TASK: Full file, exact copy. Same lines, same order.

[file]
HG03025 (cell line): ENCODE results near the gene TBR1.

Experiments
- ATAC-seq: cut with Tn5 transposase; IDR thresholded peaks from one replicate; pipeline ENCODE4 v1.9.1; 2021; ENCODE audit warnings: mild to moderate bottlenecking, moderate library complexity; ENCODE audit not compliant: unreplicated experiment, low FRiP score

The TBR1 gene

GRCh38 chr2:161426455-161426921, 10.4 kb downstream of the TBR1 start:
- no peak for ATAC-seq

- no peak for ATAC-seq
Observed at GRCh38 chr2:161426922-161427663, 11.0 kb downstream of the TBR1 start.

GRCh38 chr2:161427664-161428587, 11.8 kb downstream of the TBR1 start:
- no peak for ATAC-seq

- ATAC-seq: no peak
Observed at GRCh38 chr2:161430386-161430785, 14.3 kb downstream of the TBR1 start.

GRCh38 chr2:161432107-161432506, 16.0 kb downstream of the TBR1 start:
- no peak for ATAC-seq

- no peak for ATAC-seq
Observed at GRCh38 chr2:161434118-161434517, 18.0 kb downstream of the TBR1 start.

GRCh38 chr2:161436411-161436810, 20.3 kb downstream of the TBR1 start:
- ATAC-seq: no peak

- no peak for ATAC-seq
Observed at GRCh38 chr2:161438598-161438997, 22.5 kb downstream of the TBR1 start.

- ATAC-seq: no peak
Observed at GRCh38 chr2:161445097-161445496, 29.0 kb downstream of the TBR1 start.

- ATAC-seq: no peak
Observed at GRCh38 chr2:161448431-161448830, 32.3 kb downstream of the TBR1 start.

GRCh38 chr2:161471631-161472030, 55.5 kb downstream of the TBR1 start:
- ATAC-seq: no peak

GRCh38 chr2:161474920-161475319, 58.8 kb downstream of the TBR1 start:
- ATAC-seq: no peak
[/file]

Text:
HG03025 (cell line): ENCODE results near the gene TBR1.

Experiments
- ATAC-seq: cut with Tn5 transposase; IDR thresholded peaks from one replicate; pipeline ENCODE4 v1.9.1; 2021; ENCODE audit warnings: mild to moderate bottlenecking, moderate library complexity; ENCODE audit not compliant: unreplicated experiment, low FRiP score

The TBR1 gene

GRCh38 chr2:161426455-161426921, 10.4 kb downstream of the TBR1 start:
- no peak for ATAC-seq

- no peak for ATAC-seq
Observed at GRCh38 chr2:161426922-161427663, 11.0 kb downstream of the TBR1 start.

GRCh38 chr2:161427664-161428587, 11.8 kb downstream of the TBR1 start:
- no peak for ATAC-seq

- ATAC-seq: no peak
Observed at GRCh38 chr2:161430386-161430785, 14.3 kb downstream of the TBR1 start.

GRCh38 chr2:161432107-161432506, 16.0 kb downstream of the TBR1 start:
- no peak for ATAC-seq

- no peak for ATAC-seq
Observed at GRCh38 chr2:161434118-161434517, 18.0 kb downstream of the TBR1 start.

GRCh38 chr2:161436411-161436810, 20.3 kb downstream of the TBR1 start:
- ATAC-seq: no peak

- no peak for ATAC-seq
Observed at GRCh38 chr2:161438598-161438997, 22.5 kb downstream of the TBR1 start.

- ATAC-seq: no peak
Observed at GRCh38 chr2:161445097-161445496, 29.0 kb downstream of the TBR1 start.

- ATAC-seq: no peak
Observed at GRCh38 chr2:161448431-161448830, 32.3 kb downstream of the TBR1 start.

GRCh38 chr2:161471631-161472030, 55.5 kb downstream of the TBR1 start:
- ATAC-seq: no peak

GRCh38 chr2:161474920-161475319, 58.8 kb downstream of the TBR1 start:
- ATAC-seq: no peak